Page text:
Video Interview with CEO of eeVoices – Section 4 -Who is to Blame for Resume Exaggeration

This is Vincent So, Human Resources Intern at eeVoices.
I am speaking with Greg Basham, CEO of eeVoices about what eeVoices has learned about job candidates and resumes when completing pre-employment screening checks for organizations of all sizes.
Who is to blame for all this resume exaggeration and misrepresentation? Do employers share any blame?
We should be clear that when we are talking about exaggerated resumes that when we at eeVoices “red flag” a file we are referring to misstatements of facts and outright falsifications. We are not talking about differing perceptions of contribution to an organization, job, project or team. As people’s views will often differ. There is no immaculate perception when it comes to divvying up the accolades for work accomplishments in some organizations- especially those with lousy annual performance appraisal systems and unclear personal objectives. People are human and we all have our own perception of our relative contribution. The pre-employment screening process including reference and education checking and verifying job and work histories helps employers complete the picture they are painting of prospective new hires. We just help them to get it right.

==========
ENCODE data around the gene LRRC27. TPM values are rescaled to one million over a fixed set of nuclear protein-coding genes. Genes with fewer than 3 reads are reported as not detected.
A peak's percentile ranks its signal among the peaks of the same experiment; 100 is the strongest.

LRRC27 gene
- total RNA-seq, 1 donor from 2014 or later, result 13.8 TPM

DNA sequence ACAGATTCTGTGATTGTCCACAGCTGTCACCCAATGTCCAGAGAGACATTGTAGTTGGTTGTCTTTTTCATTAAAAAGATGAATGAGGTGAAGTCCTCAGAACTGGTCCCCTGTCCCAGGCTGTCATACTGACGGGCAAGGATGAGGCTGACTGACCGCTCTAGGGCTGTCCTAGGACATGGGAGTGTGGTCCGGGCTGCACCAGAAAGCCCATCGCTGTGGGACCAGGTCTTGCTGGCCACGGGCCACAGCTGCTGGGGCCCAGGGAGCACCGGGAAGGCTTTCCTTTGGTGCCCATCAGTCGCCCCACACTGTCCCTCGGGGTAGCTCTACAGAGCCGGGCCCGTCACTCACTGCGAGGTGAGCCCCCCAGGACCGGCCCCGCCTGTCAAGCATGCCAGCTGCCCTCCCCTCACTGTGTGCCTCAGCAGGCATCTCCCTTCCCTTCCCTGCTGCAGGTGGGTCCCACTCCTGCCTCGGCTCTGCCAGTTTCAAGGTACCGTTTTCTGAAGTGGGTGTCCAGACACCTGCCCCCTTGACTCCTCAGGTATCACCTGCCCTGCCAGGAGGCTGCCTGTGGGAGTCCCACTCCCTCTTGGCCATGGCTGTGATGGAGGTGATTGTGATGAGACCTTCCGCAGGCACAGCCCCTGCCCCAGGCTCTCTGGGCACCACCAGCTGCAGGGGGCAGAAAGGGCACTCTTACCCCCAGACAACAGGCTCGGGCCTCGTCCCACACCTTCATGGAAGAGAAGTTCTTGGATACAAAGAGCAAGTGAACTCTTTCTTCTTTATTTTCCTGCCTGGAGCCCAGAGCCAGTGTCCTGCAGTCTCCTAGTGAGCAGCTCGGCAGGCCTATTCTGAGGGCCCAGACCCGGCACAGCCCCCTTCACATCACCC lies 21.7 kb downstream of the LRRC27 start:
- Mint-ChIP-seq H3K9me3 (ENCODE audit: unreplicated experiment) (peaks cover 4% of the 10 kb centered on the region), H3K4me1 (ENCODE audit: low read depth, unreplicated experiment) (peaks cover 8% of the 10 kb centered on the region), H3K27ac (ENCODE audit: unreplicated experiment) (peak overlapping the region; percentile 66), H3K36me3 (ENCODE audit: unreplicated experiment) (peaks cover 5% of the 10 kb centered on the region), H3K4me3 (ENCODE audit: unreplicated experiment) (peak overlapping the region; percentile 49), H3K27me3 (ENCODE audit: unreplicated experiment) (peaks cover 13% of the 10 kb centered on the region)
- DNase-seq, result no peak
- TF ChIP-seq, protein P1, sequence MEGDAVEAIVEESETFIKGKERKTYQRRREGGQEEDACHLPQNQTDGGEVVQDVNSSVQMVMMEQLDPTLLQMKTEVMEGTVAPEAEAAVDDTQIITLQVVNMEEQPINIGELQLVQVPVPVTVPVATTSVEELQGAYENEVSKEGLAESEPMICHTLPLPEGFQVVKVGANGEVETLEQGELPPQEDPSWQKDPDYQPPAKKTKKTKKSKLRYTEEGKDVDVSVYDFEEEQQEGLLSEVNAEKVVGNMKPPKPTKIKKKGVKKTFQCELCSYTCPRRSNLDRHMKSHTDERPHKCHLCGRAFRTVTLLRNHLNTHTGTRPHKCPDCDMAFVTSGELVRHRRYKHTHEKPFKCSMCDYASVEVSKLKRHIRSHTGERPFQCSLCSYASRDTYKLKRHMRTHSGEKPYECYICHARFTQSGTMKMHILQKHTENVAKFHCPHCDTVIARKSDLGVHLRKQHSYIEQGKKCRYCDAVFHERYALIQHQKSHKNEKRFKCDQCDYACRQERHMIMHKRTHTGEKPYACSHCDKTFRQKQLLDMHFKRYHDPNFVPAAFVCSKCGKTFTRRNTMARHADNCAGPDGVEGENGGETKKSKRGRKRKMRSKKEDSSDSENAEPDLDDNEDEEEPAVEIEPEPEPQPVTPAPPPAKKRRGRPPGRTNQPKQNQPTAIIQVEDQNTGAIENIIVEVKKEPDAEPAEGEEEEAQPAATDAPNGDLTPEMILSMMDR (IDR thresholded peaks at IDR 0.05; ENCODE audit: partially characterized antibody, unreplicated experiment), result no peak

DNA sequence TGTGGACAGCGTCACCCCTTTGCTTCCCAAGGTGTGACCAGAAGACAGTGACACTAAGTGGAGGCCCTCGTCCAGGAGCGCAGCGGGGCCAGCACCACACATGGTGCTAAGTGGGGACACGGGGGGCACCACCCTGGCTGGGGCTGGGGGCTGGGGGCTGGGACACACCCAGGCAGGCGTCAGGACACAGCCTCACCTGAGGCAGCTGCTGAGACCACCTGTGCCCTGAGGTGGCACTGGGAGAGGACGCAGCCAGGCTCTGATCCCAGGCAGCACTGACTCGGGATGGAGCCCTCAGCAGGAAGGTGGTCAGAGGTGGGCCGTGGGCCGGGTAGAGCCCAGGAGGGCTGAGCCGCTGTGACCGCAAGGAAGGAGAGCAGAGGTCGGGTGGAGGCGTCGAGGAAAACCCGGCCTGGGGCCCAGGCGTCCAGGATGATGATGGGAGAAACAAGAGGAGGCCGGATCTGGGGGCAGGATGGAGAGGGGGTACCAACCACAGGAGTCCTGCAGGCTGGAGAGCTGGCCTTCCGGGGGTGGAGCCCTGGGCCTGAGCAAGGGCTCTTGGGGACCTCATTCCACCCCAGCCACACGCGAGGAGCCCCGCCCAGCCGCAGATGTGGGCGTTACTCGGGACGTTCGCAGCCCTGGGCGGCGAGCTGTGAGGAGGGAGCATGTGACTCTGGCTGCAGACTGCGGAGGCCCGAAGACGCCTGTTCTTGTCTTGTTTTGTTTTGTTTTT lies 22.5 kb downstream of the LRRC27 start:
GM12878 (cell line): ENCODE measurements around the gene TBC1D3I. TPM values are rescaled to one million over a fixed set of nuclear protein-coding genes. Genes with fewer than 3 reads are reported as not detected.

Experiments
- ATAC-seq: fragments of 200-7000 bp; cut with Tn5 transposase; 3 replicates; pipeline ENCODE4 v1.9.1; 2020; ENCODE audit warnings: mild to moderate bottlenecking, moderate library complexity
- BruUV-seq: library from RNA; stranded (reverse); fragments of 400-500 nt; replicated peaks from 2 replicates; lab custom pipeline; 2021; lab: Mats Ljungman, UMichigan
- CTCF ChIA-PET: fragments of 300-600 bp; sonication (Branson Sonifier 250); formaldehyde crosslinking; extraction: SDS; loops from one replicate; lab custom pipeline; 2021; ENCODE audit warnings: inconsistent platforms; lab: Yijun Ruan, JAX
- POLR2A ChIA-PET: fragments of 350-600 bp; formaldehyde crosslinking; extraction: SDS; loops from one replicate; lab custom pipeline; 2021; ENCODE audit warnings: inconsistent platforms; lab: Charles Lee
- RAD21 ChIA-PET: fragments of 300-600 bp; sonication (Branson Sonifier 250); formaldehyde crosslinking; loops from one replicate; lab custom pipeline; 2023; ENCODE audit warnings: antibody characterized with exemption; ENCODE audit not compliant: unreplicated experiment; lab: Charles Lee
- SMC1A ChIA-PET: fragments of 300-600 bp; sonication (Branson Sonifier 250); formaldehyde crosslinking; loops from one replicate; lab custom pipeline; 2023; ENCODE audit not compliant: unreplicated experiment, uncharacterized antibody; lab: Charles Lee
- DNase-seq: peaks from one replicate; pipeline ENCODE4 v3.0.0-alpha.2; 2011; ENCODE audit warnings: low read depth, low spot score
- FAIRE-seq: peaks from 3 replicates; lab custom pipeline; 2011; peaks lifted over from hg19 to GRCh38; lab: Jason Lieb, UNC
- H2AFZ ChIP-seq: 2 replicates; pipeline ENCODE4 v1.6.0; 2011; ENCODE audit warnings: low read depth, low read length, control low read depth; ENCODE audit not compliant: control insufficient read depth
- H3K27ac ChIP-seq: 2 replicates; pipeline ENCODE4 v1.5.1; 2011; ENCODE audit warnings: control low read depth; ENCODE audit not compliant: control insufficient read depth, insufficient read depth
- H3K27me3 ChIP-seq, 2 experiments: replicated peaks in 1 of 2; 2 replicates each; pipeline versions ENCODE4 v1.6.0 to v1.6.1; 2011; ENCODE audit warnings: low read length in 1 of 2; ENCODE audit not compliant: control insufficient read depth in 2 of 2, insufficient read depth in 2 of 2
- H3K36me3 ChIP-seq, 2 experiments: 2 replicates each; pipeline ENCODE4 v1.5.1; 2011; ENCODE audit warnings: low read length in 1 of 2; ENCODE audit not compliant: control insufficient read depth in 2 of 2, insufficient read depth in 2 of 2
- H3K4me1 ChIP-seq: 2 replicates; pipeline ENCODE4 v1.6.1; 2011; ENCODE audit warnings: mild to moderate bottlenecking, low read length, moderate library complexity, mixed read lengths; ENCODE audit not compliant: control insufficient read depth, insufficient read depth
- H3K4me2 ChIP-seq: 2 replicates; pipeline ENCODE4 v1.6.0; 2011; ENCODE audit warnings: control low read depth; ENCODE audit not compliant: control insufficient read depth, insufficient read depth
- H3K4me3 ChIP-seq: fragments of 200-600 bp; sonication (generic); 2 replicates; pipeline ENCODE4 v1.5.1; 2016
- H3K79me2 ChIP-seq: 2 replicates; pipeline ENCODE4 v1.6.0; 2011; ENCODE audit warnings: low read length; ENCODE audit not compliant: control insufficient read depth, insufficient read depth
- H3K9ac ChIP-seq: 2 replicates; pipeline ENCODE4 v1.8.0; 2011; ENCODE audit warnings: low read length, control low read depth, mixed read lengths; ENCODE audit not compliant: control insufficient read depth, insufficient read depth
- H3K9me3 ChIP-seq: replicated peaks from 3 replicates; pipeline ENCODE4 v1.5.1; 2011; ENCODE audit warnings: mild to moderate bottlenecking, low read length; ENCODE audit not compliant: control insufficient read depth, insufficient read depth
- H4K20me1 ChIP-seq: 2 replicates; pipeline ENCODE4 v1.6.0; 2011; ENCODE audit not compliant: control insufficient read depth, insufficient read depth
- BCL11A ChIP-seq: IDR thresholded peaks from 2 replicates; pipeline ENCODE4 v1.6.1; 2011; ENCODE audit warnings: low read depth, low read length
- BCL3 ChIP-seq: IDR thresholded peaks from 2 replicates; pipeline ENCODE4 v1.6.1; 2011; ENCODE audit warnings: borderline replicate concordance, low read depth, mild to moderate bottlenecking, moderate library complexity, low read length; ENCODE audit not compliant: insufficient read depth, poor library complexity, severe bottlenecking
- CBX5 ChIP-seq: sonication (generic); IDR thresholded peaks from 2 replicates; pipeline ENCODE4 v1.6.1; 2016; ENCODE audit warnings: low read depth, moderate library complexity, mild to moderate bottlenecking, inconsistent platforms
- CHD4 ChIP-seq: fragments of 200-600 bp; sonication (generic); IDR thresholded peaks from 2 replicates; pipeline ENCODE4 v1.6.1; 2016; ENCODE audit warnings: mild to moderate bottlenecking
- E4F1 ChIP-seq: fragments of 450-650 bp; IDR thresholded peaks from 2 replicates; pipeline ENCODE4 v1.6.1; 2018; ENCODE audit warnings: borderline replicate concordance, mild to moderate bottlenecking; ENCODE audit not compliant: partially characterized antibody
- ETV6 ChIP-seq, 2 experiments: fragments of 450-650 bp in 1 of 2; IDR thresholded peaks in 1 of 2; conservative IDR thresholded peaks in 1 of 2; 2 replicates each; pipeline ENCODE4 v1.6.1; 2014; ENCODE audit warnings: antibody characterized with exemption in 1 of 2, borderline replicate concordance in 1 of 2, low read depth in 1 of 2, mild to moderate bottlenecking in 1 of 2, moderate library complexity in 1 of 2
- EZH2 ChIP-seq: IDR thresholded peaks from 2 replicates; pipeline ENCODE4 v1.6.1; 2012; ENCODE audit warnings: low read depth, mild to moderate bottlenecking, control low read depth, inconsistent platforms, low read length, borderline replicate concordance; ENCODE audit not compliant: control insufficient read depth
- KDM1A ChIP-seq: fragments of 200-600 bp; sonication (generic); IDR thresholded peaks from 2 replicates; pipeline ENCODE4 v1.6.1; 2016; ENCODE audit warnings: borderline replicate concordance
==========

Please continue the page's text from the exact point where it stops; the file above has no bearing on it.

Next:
This is not to offer any excuses for people who purposefully exaggerate their resumes with creative writing – it is unethical and speaks to a person’s character and the net effect on an organization who hires a bunch of cheaters and exaggerators can’t be a positive one. Employers must take some of responsibility for exaggerated resumes if they don’t use independent firms like eeVoices to verify and check work histories or employ sufficient staff to develop the expertise and do these checks themselves. Employers are particularly to blame for the rapid rise in the number of fake degrees out there. Employers got the fake degree industry started as they asked to see originals of degrees and then took a copy for the files. When it became clear this was fuelling that industry, they asked for transcripts and promptly put those in the files and helped these fraud artists broaden their product lines. More recently, we have seen fake fee payment receipts, fake student visas and all these can be obtained with watermarks for degrees and university seals on transcripts. Yes, employers must share some of the responsibility and blame when they find out that the person they hired is not the same one they saw on paper and at the interview.
One final point to keep in mind – Over 90% of fortune 500 companies use third party pre-employment screening firms such as ourselves and we are growing our client list with SMEs here in Hong Kong and the region. This means that the available pool of companies for people with exaggerated resumes continues to decrease. The bad news is that there are still many employers who don’t take the time to check references so even the worst of the worst find another employer to harm.

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